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Alvear 1927 Solera Ximinez 375ml

Rated 98 - The NV Pedro Ximenez Solera 1927 is non-vintage, but does have some 1927 material in it. This is totally dark brown/amber with notes of...
$25.74
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Alvear Amontillado Carlos Vii 500ml

Rated 91 - Takes a dry, taut approach from the start, with singed orange peel and bitter almond notes lining the green tea, dried passion fruit,...
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Alvear Cream 750ml

Rated 91 - Alvear produces a non-vintage Cream, which is essentially a sweeter style of Oloroso. Its dark amber color is accompanied by sweet,...
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Alvear Fino En Rama 2008 500ml

Rated 90 - The 2008 Fino En Rama is unfiltered, unfortified Fino from Pedro Ximenez grapes aged under flor for three years. Being unfiltered,...
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Alvear Montilla-Moriles Oloroso Asuncion 500ml

Rated 92 - A beauty, with praline, flan and salted caramel notes lending a flattering edge. The core of bitter orange, gingerbread and green tea is...
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Alvear Pedro Ximenez Solera 1830 500ml

Rated 97 - The NV Solera 1830 Pedro Ximenez is the oldest and most concentrated sweet wine from Alvear. It comes from a solera created in 1830...
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Bodegas Dios Baco Amontillado NV 750ml

Rated 90 - Delicious amontillado. Silky smooth, this packs a punch with its burnt caramel and roasted walnut flavors, ending on a smoky treacle...
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Bodegas Dios Baco Cream Sherry NV 750ml

Rated 90 - Sweet, but creamy and focused, providing support for the smoky caramel and raisin notes. Finishes drier than it starts, with a cleansing...
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Bodegas Dios Baco Fino NV 750ml

Rated 89 - A distinctive Sherry. This stands out for its resinous, cedar aromas and flavors, with hints of olive and pine. It's complex, with a...
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Bodegas Dios Baco Manzanilla 500ml

Rated 88 - Elegant, sporting apple and straw notes. A hint of oiliness in the texture, and it lingers appealingly, with an almond aftertaste. Drink...

Andalusia Sherry Spain

Andalusia, in the south of Spain, is surely the quintessential Spanish wine region. Here we find all the color and passion of this ancient country, the streets ringing with flamenco music, and wines being enjoyed with gusto at every pavement cafe. The viticultural history of Andalusia is so old, that nobody really knows when it began - it could have been started by the ancient Greeks, or by the earlier Phoenicians who certainly used the peninsula as a trading post. Whoever got it started certainly did a good job, however, as by the time the Romans moved in, the wine industry was already well established, and it has barely faltered since.

Today, the most famous wines made in Andalusia are surely the Sherries, those beautiful, aromatic fortified wines, which come out of the city of Jerez and which are made from the characterful native Palomino grape. Sherry is not the be all and end all of Andalusian produce, however - the region is also highly appreciated for the sweet dessert wines of Malaga and Montilla Moriles, as well as the beautifully refined dry red and white wines from the region’s other DO (Denomination de Origen), Condado de Huelva which are quickly gaining popularity outside of Spain.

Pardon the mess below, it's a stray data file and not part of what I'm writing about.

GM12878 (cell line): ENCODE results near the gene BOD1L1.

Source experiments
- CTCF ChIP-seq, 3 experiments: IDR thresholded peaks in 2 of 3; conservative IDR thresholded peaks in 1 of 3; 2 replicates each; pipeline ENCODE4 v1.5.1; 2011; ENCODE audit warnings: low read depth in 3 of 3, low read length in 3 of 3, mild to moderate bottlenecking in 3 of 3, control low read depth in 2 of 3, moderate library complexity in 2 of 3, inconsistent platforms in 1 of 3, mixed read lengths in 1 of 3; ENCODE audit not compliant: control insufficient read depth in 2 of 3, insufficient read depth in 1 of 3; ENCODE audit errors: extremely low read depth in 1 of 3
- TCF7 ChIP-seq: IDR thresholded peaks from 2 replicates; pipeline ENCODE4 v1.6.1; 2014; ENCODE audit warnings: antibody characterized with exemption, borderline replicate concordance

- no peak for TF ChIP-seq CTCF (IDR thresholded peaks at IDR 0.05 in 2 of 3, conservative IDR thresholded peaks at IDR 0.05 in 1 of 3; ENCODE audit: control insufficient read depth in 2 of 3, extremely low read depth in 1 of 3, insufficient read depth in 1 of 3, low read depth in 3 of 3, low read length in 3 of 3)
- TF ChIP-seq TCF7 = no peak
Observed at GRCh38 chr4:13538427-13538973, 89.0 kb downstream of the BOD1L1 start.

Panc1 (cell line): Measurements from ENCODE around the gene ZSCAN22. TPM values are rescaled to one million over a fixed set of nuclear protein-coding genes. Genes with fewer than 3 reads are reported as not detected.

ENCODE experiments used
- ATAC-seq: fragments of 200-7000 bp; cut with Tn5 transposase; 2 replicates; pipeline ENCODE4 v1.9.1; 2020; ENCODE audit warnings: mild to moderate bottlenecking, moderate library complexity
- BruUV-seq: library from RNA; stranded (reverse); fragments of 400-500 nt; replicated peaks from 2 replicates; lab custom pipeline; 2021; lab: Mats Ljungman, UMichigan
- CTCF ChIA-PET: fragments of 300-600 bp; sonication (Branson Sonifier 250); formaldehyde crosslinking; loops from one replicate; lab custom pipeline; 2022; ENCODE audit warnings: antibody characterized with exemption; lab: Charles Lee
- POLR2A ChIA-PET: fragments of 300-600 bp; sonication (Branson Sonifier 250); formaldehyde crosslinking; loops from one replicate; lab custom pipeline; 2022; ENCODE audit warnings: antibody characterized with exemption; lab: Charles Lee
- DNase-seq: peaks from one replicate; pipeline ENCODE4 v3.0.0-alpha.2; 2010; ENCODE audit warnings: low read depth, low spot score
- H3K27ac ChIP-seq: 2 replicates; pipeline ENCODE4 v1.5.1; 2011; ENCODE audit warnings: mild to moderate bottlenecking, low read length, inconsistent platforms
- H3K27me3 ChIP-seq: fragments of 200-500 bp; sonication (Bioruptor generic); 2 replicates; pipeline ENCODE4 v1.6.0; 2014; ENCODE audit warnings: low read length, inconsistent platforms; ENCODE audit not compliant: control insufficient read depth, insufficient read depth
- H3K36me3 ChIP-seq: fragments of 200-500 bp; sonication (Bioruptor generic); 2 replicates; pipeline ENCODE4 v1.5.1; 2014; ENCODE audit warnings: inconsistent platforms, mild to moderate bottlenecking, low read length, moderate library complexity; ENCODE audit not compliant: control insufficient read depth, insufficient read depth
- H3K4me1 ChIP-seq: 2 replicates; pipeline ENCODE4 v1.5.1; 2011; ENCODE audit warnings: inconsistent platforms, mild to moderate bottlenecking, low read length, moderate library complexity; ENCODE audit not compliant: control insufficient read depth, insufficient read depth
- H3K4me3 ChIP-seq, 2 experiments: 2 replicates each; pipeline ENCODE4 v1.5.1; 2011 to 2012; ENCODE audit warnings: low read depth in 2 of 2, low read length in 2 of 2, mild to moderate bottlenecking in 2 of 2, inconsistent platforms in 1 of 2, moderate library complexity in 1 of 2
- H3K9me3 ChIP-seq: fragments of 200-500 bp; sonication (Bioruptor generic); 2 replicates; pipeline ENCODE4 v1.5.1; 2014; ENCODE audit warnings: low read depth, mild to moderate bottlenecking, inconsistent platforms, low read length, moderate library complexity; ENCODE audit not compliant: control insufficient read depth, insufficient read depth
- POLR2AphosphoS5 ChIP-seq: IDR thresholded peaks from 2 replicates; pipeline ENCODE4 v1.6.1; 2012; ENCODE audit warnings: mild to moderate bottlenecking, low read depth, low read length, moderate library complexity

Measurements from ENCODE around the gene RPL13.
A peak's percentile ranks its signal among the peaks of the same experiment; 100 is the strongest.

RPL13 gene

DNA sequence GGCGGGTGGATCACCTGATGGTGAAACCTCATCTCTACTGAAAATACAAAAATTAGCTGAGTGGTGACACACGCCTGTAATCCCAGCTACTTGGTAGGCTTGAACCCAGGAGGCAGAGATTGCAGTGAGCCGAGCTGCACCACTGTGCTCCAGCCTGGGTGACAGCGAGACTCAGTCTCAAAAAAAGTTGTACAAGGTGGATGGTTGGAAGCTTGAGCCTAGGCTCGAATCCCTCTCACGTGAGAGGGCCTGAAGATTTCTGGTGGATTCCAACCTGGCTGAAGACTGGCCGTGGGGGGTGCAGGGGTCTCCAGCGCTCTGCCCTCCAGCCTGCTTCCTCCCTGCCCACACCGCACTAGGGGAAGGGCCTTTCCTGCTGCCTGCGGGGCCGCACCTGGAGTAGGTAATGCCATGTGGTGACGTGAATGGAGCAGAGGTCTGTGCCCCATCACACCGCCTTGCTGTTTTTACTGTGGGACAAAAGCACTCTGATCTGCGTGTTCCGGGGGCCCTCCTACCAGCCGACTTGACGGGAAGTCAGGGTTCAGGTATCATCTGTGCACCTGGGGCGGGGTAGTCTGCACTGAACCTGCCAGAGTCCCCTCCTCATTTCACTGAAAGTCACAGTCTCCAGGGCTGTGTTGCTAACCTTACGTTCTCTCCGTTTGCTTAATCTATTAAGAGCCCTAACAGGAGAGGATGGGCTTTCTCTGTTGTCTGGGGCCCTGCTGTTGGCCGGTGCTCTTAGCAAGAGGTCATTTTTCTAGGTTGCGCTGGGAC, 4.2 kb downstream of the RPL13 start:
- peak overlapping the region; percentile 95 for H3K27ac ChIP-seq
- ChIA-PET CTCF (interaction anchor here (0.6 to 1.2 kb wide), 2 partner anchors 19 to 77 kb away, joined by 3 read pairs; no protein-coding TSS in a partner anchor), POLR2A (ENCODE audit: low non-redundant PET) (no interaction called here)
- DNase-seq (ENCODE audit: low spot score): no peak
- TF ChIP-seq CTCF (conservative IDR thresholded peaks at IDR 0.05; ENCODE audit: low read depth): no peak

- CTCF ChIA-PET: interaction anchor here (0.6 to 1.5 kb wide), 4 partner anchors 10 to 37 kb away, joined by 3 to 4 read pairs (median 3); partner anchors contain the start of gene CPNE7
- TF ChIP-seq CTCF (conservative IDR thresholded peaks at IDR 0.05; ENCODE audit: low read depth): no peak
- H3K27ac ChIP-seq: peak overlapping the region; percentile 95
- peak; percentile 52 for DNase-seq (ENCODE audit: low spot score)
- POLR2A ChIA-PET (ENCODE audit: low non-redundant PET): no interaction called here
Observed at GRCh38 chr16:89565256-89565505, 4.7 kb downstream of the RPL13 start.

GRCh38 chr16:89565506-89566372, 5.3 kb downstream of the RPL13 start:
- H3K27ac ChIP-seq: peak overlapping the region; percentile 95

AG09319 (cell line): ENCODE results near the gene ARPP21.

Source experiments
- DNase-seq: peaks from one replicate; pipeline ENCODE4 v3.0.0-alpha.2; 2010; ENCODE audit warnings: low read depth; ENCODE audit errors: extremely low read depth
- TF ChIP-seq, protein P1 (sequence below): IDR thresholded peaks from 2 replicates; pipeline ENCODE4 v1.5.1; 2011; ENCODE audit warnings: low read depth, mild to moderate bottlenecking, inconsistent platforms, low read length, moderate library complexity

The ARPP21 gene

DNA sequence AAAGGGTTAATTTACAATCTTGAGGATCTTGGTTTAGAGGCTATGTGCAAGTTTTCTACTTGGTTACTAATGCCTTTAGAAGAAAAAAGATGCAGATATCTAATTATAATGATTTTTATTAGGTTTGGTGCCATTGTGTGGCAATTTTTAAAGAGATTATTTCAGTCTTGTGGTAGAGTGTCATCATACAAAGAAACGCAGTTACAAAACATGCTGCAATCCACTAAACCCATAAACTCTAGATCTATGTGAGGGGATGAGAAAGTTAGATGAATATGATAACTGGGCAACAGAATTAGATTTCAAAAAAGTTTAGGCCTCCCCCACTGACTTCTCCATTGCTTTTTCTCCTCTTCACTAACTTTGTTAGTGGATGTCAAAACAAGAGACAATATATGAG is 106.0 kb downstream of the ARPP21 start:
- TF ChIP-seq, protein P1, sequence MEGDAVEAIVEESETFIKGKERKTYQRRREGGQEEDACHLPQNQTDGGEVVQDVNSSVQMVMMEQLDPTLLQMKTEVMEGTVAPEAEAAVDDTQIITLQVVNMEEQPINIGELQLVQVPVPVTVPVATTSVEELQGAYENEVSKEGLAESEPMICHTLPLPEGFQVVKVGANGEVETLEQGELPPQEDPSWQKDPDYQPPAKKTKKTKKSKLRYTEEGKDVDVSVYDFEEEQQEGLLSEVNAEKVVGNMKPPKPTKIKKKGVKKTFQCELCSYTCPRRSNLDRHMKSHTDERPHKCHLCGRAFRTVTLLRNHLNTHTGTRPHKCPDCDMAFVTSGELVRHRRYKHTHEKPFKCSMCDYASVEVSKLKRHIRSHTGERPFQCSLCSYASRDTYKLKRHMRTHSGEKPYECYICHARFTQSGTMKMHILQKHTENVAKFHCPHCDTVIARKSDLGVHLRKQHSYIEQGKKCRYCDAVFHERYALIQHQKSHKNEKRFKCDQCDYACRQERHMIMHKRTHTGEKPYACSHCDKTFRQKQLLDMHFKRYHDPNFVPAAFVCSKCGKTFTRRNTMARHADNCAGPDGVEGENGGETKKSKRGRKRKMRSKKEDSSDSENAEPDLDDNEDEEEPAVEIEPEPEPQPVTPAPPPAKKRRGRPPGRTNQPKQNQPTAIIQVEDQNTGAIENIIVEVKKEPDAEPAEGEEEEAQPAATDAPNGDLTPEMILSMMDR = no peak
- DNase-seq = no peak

Sherry is made in a unique way using the solera system, which blends fractional shares of young wine from oak barrels with older, more mature wines. Sherry has no vintage date because it is blended from a variety of years. Rare, old sherries can contain wine that dates back 25 to 50 years or more, the date the solera was begun. If a bottle has a date on it, it probably refers to the date the company was founded.

Most sherries begin with the Palomino grape, which enjoys a generally mild climate in and around the triad of towns known as the "Sherry Triangle" and grows in white, limestone and clay soils that look like beach sand. The Pedro Ximenez type of sweet sherry comes from the Pedro Ximenez grape.

Sherry is a "fortified" wine, which means that distilled, neutral spirits are used to fortify the sherry. The added liquor means that the final sherry will be 16 to 20 percent alcohol (higher than table wines) and that it will have a longer shelf life than table wines.

Ever since the Phoenicians and Romans brought their knowledge of vine cultivation to Spanish soils, the country's culture has grown alongside wine production, with wine being a vital part of Spanish identity and Spanish traditions. Each region of Spain has a wine quite distinct from the others, and it is produced by smallholders and families as much as it is by large companies and established wineries. From the relatively mild and lush regions of La Rioja to the arid plateaus that surround Madrid, grapes are grown in abundance for the now booming Spanish wine industry, and new laws and regulations have recently been put in place to keep the country's standards high. By combining traditional practices with modern technology, Spanish wineries are continuing to produce distinctive wines of great character, flavor and aroma, with the focus shifting in recent decades to quality over quantity.